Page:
U.S. astronaut Scott Kelly will begin a yearlong stay aboard the International Space Station in 2015—a trip that, if successful, will be the longest spaceflight ever by an American.
Accompanied by Russian cosmonaut Mikhail Kornienko, both men have logged time aboard the ISS, though their stays have usually been about half as long. According to NASA, "The goal of their yearlong expedition aboard the orbiting laboratory is to understand better how the human body reacts and adapts to the harsh environment of space."
The extended mission will prepare the space agency for potential future moon missions, trips to asteroids, and, eventually, a voyage to Mars.
While a yearlong stay would be one for the record books, the longest continuous spaceflight would still be held by cosmonaut Valery Polyakov, who spent 438 days aboard Russia's Mir space station in the 1990s.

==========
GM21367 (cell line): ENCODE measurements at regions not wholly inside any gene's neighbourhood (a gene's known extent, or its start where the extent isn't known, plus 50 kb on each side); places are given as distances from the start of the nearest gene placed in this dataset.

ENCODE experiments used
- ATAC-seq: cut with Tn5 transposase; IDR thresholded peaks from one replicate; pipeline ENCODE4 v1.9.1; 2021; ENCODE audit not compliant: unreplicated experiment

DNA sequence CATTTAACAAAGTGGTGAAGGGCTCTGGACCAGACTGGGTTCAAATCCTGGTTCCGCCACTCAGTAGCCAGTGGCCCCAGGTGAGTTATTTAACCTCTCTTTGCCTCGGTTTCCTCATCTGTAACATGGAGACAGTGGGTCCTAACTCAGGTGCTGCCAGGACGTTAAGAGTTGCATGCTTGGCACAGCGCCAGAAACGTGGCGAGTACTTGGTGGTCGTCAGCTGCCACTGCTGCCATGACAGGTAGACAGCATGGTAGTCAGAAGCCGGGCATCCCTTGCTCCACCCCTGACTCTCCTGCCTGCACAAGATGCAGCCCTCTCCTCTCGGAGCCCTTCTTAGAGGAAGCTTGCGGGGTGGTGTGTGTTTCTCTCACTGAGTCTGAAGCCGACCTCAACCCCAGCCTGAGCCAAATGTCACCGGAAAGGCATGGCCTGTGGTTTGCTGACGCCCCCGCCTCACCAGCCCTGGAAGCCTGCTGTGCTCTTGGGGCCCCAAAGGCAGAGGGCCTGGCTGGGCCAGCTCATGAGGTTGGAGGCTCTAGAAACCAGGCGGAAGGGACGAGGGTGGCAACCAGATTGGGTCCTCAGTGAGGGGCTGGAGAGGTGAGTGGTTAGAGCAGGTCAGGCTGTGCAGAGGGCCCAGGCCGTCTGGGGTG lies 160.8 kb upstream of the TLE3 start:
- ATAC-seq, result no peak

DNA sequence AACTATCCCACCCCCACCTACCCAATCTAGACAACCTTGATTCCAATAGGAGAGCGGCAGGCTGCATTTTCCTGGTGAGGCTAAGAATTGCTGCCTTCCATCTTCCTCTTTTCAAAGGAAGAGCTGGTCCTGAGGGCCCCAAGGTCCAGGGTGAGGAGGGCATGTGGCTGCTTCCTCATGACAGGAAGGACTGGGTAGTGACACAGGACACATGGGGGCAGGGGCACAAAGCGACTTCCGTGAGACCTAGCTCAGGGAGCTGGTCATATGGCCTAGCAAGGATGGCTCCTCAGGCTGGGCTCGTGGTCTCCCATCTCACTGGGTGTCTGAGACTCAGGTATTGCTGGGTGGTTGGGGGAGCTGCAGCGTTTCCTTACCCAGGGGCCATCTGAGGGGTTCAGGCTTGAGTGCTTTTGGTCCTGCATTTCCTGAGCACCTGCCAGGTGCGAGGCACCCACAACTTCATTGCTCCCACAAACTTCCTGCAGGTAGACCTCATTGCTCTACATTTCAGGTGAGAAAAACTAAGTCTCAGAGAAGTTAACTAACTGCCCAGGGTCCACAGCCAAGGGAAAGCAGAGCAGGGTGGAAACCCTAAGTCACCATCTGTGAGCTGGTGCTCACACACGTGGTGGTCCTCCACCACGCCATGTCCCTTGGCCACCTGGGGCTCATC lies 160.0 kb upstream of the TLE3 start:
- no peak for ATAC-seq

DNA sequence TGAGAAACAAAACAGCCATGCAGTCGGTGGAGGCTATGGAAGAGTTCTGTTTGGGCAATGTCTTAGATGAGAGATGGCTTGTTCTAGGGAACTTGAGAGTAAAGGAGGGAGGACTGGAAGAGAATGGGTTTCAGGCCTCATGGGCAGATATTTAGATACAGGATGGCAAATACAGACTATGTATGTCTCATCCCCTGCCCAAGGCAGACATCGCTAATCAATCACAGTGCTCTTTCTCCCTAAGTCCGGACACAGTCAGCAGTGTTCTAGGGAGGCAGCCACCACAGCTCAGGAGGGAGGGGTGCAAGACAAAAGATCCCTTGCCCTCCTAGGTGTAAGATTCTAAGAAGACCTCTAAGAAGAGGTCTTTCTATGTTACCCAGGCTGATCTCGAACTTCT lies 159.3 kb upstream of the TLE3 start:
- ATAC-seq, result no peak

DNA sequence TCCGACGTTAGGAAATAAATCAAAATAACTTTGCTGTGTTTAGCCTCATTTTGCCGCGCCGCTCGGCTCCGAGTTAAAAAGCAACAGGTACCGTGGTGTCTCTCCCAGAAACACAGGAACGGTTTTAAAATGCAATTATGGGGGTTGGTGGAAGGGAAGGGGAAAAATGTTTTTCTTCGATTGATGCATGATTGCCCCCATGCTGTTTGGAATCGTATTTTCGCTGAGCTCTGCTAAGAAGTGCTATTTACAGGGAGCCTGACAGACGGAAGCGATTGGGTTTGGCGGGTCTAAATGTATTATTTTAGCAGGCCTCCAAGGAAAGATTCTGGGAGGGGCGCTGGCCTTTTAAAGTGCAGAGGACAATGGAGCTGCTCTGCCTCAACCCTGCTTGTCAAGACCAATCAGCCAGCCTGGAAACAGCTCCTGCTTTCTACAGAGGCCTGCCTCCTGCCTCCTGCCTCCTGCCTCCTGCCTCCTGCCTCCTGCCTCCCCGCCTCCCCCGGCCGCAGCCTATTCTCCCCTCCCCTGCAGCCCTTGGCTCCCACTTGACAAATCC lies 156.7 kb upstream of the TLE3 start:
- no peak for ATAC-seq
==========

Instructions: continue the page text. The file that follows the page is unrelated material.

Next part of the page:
TODAY IN SLATE
The Democrats’ War at Home
How can the president’s party defend itself from the president’s foreign policy blunders?
An Iranian Woman Was Sentenced to Death for Killing Her Alleged Rapist. Can Activists Save Her?
Piper Kerman on Why She Dressed Like a Hitchcock Heroine for Her Prison Sentencing
Windows 8 Was So Bad That Microsoft Will Skip Straight to Windows 10
Homeland Is Good Again! For Now.
Cringing. Ducking. Mumbling.
How GOP candidates react whenever someone brings up reproductive rights or gay marriage.
How Even an Old Hipster Can Age Gracefully
On their new albums, Leonard Cohen, Robert Plant, and Loudon Wainwright III show three ways.